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To Build A Gymnasium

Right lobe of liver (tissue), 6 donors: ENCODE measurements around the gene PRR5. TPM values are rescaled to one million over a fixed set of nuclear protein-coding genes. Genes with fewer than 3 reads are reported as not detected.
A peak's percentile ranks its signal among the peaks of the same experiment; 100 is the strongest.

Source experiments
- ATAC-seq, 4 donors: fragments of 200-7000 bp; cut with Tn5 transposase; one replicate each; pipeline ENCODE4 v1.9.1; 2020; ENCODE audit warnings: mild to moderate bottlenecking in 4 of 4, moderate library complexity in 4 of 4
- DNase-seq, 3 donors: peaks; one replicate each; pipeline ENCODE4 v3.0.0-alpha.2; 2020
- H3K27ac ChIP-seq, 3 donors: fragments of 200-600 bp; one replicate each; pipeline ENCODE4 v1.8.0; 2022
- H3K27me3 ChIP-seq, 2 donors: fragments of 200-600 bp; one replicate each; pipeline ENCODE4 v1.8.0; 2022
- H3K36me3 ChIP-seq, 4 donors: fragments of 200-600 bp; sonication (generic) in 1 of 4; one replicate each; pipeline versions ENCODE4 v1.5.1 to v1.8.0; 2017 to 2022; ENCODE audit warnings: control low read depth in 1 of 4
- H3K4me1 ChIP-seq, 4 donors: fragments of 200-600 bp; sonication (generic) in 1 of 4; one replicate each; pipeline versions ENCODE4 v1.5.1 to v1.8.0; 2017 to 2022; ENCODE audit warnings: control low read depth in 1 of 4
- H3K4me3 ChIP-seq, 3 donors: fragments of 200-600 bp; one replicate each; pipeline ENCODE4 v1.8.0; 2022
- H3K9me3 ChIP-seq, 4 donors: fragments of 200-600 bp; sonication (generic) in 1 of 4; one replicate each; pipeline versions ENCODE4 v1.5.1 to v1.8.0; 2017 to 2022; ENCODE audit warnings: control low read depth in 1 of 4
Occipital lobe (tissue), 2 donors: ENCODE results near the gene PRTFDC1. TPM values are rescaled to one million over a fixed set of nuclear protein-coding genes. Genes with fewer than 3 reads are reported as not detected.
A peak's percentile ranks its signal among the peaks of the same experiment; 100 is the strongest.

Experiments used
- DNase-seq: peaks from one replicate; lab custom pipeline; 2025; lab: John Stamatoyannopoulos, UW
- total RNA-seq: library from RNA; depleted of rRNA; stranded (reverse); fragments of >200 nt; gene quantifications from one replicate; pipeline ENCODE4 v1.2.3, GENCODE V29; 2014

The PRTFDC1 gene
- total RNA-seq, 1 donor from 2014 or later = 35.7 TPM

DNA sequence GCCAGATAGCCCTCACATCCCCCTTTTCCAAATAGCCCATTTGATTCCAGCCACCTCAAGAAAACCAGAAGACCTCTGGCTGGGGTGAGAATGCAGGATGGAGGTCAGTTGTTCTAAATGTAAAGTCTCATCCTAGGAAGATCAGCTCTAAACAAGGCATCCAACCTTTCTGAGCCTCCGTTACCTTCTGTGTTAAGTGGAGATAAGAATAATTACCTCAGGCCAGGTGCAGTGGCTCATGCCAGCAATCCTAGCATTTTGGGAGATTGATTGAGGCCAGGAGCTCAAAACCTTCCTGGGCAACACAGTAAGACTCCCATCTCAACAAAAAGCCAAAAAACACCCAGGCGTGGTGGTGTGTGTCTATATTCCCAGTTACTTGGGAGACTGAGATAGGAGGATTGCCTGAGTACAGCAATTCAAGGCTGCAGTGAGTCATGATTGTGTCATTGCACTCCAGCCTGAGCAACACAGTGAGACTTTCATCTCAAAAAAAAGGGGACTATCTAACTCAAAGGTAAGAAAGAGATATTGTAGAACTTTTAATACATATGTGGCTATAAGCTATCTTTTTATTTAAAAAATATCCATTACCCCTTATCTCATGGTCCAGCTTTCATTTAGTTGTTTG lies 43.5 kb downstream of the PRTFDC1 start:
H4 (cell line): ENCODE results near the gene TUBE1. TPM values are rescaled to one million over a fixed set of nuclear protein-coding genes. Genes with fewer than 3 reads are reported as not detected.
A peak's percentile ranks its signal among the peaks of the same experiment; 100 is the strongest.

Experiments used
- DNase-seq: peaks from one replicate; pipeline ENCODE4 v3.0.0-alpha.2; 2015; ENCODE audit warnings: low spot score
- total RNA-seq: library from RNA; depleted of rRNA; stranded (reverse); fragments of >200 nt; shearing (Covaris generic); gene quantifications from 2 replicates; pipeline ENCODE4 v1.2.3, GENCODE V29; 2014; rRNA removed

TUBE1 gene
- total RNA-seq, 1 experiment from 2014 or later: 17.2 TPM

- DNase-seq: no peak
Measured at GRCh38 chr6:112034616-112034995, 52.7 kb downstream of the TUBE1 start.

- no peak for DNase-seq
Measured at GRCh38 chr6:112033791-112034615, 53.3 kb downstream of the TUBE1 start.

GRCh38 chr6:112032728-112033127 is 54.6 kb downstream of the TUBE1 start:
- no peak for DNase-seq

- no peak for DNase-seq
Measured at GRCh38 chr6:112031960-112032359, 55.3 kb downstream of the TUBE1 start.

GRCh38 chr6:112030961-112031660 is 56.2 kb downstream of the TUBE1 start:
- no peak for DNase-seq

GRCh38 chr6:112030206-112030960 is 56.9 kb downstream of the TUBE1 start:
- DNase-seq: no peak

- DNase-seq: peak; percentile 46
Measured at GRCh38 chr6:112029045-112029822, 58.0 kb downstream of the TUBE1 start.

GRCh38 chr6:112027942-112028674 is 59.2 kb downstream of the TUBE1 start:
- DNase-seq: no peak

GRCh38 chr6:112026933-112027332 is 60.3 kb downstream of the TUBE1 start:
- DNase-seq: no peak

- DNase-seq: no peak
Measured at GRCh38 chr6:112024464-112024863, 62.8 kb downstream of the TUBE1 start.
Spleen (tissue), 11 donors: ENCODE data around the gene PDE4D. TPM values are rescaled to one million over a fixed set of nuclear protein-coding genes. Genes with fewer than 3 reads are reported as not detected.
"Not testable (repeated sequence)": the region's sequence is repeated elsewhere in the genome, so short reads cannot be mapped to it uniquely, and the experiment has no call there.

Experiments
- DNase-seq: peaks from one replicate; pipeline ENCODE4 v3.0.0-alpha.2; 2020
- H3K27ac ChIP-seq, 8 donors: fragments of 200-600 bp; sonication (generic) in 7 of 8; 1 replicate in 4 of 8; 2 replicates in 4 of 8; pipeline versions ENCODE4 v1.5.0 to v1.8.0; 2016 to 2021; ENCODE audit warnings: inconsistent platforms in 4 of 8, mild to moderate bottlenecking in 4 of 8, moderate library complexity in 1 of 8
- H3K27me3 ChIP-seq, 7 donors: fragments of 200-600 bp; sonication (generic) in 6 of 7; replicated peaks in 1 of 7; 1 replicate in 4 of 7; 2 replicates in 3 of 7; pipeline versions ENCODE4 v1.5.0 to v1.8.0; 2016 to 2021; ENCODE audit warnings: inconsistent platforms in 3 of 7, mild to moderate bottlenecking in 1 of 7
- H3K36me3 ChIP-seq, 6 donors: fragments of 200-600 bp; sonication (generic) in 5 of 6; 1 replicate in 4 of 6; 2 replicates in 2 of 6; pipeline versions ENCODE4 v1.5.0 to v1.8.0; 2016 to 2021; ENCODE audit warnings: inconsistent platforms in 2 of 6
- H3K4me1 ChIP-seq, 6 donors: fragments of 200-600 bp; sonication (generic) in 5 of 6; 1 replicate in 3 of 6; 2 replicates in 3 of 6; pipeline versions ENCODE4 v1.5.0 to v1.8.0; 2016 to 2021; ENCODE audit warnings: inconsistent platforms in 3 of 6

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A solution of the " Gym." problem has been found. Through the generosity of Mr. Joshua W. Waterman, of Detroit, a new gymnasium for the U. of M. athletes is practically assured . This gentleman offers to give $20,000, if an equal amount is raised within three months by the alumni and friends of the University. That this sum will be forthcomittg cannot be doubted for an instant. The wclcome and surprising news was made known to President Angelí while dining with Mr. Waterman, on Wednesday evening. Mr. Waterman said to a Detroit Tribune reporter Friday evening: " I have thought over the matter for some time, and decided to make the offer. The actual physical necessity of a gymnasium there has been apparent to me for years, and it should have been provided long ago. Nothing will take the ' colt out of young men so quick, aud it is a most effectual safeguard against riots and street rows. "lam not a gradúate of Ann Arbor, but of Yale, and I know how it used to be there when I attended college. The boys could not go to a theatre or anywhere without having a fight with the fireman or some other body on the way home. Such things are unheard of now. " The legislature has been asked for aid, but its members evidently do not understand the matter. The University has a great many wealthy friends both here and in Chicago who, I guess, have never given anything to help it, and now they have a chance to do it a great good. It ought to be an easy thing to raise $20,000, 5830,000 or even $40,000, and I limited the time to three months because I knew they would give the money now just as readily as a year later. " I earnestly hope the friends of the University will now come to its rescue." A meeting of the alumni and their friends will be held early next week at the city hall or one of the hotels, in Detroit, to endeavor to raise the necessary amount for a gymnasium for the University of Michigan. President Angell's letter announcing the liberal offer is as follows: Bditors V. OF M. Daiit: May I beg of you to announce to your readers that Mr. Joshua W. Waterman, of Detroit, has generously offered to give the sum of L20,000 to the regents of the University for the erection of a gymnasium building, provided that the alumni and othcr friends of the University will raise an equal sum. We require at least $40,000 to construct a gymnasium spacious enough for our needs. The sum of about $6,000 has been given during the last few years, mainly by the student, but in part by the citizens of Ann Arbor, for equipping and furnishing a gymnasium, and is now available for that purpose, but not for aiding in the construction of a building. As it is an alumnus of Yale who makes this generous proposition, will not the alumni and other friends of the University meet his offer with a prompt and generous response ? We should like to begin to build at the opening of spring. Let the graduates, who are so numerous in many cities, at once organize, form committees and raise money for the fund. An opportunity like this must not be lost. ■ Subscriptions will be grate - fully received and promptly acknowledged by me. James B. Angelí.. President. President Angelí had nothing additional to say this morning as to the plans for reaching the alumni. He suggests, however, that each student constitute himself a committee of one to write personal letters to hisfriends andrelatives, urging them to contribute at once. " More effective work can be done in this way than in any other," said the president. " Circulars are thrown into the waste-basket; but personal letters are always given sorae considera tion. I have written to the U. of M. alumni associations in Chicago, Kansas City and Washington, and have also sent personal letters to friends of the University. The news of Mr. Waterman 's gift, and an appeal to the alumni has i been telegraphed to the Chicago ! [apers." The University Senate met this morning to take action on Mr. Waterman's bequest. No formal plan was adopted at this meeting for securing subscriptions, but the following committee was appointed to take charge of the work: Literary department, A.C. McLaughlin, J. E. Reighard, and P. R. de Pont; medical, V. C. Vaughn ; law, J. C. Knowlton ; homeopathie, Chas. Gatchell; dental, N. S. Hopp; pharmacy, E. D. Campbell. This committee will be organized soon in order to push the work of securing subscriptions. While the committeemen have general charge of this work, it is supposed that the students will use cvery possible means to aid them. This can be done not only byraising a large fund among themselves, but by securing the assistance of friends and relatives. The enthusiasm of students and alumni is already manifesting itself in a substantial way. '88 lit class Saturday afternoon pledged $100. -